Archive for September, 2014

Local Drivers wanted to help seniors

September 22, 2014

Seniors in Hall County will have a new transportation method available in 2015.

ITNLanier, a volunteer-based senior transportation model, is seeking donations and volunteers in order to begin services next July, according to Erika Walker, ITNLanier co-chair.

ITNLanier is a pre-affiliate of ITNAmerica, a national nonprofit senior transportation network. It is designed to replicate the flexibility and independence provided by private car ownership for seniors unable to drive or uncomfortable doing so.

“Basically this is a senior transportation program geared toward 65-and-older folks,” Walker said. “It’s unique because it offers door-through-door, 24/7, arm-in-arm service for older adults and it uses individual cars.”

Implement a Community-Based, Volunteer-Powered Transportation Model

September 16, 2014

Tennessee communities struggle to meet the transportation needs of older adults. The issues across America tend to be the same:

  • How to provide the kind of door-through-door service older people want and need;
  • How to recruit enough volunteer drivers and how to manage insurance;
  • How to arrange rides, especially in rural and suburban communities; and
  • How to pay for it all.4

Tennessee could consider implementing the ITNAmerica model, or something similar, throughout communities in the state. ITNAmerica works with communities to help develop dignified and sustainable transportation options. ITN volunteer drivers store transportation credits for their volunteer efforts. These credits may be used to plan for their own future transit needs or they may use these credits to help pay for rides for members of their family or for low income seniors through a scholarship program. ITN transportation credits are honored at any ITN in the country. ITN’s goal is to provide the expertise, tools and state-of-the-art technology that allow organizations to serve more people without additional resources or funds.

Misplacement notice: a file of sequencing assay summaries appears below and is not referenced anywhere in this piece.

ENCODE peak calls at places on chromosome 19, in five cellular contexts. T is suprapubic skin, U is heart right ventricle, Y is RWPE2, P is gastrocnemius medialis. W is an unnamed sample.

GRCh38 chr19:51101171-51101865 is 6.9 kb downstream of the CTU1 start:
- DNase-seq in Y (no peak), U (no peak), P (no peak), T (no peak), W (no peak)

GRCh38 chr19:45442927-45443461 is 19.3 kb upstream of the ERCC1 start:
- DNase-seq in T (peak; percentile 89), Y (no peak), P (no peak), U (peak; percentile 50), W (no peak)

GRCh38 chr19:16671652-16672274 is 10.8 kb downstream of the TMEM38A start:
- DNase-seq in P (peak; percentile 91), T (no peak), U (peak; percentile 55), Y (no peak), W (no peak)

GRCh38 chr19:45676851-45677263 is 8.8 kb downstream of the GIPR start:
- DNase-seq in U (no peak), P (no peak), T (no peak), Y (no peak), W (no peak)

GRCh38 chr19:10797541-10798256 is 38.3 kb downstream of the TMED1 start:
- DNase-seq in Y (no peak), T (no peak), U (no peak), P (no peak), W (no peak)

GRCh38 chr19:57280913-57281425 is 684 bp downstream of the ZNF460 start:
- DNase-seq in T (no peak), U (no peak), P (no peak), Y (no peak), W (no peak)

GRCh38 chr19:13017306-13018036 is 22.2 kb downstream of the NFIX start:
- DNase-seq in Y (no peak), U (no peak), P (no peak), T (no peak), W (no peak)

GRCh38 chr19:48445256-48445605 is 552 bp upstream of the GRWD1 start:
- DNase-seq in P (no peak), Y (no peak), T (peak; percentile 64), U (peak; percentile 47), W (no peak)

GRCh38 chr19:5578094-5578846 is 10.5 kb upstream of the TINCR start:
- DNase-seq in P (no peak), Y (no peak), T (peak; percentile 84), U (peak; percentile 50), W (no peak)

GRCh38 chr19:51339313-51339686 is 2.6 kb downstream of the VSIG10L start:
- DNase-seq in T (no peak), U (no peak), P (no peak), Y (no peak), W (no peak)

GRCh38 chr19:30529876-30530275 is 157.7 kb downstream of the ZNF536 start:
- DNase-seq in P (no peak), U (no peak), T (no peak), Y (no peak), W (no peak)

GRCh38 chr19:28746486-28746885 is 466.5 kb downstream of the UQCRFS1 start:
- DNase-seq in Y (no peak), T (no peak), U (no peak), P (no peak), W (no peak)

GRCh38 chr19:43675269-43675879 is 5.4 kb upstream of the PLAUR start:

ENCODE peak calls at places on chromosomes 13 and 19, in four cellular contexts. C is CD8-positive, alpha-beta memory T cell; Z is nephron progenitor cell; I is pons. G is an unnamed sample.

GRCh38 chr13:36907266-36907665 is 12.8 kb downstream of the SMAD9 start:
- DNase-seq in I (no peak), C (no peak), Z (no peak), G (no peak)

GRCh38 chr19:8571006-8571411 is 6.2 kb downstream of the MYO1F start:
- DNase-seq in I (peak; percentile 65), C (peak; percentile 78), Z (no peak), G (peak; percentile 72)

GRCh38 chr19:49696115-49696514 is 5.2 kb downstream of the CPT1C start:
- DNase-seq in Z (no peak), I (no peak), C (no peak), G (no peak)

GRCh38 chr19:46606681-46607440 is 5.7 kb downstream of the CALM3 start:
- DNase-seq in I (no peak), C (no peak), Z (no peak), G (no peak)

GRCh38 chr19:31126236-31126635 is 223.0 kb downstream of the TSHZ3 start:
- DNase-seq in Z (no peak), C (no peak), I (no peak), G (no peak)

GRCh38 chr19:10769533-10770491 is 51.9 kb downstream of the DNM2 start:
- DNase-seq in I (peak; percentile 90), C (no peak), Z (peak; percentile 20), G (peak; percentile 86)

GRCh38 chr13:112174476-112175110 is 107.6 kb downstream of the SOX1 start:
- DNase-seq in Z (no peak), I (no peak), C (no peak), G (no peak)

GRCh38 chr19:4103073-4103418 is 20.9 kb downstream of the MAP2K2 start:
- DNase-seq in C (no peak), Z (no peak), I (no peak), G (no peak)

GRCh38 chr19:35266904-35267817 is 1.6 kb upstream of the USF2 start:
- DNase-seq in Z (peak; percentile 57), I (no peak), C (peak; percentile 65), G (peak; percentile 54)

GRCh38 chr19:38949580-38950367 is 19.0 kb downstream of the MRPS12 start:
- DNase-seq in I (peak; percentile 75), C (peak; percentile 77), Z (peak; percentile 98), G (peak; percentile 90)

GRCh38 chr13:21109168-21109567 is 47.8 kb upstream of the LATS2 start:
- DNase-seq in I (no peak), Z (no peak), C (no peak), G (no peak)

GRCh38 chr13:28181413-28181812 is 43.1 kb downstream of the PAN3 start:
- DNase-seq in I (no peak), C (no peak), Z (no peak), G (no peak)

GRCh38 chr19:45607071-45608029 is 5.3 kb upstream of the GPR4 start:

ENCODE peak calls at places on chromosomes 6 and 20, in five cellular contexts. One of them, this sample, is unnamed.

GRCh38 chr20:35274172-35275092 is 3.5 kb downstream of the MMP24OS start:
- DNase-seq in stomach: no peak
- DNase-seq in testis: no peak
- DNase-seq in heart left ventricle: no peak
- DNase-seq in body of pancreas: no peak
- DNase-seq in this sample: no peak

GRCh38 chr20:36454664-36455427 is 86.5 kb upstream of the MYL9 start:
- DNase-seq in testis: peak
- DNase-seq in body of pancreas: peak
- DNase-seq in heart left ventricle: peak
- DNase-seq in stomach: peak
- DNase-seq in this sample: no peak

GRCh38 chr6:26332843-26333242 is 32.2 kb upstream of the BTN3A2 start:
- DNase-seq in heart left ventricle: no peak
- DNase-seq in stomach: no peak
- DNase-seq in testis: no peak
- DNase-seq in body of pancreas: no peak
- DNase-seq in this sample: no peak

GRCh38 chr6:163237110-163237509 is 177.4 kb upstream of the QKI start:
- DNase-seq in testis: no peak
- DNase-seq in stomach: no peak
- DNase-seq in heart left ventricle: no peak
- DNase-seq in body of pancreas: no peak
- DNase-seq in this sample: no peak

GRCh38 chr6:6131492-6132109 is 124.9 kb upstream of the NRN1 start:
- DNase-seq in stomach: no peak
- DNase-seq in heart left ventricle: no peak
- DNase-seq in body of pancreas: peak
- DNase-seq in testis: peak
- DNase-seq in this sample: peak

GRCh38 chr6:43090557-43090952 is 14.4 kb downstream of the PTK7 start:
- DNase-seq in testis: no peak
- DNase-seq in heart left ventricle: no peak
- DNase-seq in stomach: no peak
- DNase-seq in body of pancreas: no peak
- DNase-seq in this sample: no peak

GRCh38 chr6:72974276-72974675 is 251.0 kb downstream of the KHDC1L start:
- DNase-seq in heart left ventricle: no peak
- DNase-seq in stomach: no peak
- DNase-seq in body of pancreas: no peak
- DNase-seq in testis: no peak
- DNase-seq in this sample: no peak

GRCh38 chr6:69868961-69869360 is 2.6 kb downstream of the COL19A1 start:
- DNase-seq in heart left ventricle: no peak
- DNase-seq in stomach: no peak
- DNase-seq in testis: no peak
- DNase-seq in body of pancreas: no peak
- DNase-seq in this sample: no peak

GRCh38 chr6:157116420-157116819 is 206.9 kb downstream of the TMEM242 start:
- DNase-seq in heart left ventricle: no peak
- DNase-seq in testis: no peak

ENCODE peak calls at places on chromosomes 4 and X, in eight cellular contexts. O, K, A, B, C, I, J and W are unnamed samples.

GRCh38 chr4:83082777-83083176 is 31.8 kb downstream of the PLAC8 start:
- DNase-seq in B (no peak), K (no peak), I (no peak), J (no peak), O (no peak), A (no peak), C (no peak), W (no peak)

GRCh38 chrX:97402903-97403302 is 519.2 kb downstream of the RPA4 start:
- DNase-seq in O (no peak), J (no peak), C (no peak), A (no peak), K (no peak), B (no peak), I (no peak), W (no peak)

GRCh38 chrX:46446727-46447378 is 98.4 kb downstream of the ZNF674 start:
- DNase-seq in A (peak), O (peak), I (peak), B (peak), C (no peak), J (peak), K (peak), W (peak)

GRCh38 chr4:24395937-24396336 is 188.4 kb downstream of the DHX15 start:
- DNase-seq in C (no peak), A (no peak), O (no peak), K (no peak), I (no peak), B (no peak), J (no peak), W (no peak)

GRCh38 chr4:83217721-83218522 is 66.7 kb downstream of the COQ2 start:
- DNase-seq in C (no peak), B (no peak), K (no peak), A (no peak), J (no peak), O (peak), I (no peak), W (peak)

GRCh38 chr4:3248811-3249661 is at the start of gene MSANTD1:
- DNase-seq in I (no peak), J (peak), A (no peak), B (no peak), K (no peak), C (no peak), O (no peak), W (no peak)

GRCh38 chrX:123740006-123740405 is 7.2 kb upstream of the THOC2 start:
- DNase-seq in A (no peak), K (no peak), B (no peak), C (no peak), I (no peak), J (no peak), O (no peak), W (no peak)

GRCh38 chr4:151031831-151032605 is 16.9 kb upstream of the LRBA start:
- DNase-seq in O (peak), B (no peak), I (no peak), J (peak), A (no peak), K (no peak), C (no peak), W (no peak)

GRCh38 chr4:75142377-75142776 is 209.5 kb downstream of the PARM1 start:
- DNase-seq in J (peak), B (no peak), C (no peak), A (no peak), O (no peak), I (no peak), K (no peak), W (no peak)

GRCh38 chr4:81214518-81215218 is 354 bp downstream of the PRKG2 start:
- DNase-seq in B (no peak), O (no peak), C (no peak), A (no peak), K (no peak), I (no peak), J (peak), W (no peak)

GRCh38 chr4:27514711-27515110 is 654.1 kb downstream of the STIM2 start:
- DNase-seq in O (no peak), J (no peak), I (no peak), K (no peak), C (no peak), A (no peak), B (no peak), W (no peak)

Read the full article online here

Memphis City Council may permit new ride service for senior citizens

September 16, 2014

Katherine Freund of Maine has told the story many times. In 1988, her 3-year-old son Ryan was run over by a car. The driver was 84 years old.

The boy made a full recovery, but the incident changed his mother’s life. At first, she looked into the possibility of stricter licensing rules for older drivers, but then changed tactics.

“Older drivers need options if they’re going to give up their cars,” she told a New York Times reporter years later. “There’s a black hole in our public policy.” So, she started an organization called the Independent Transportation Network in Portland, Maine, to offer low-cost rides to senior citizens who have difficulty driving but want to retain their independence.

Read the full article online here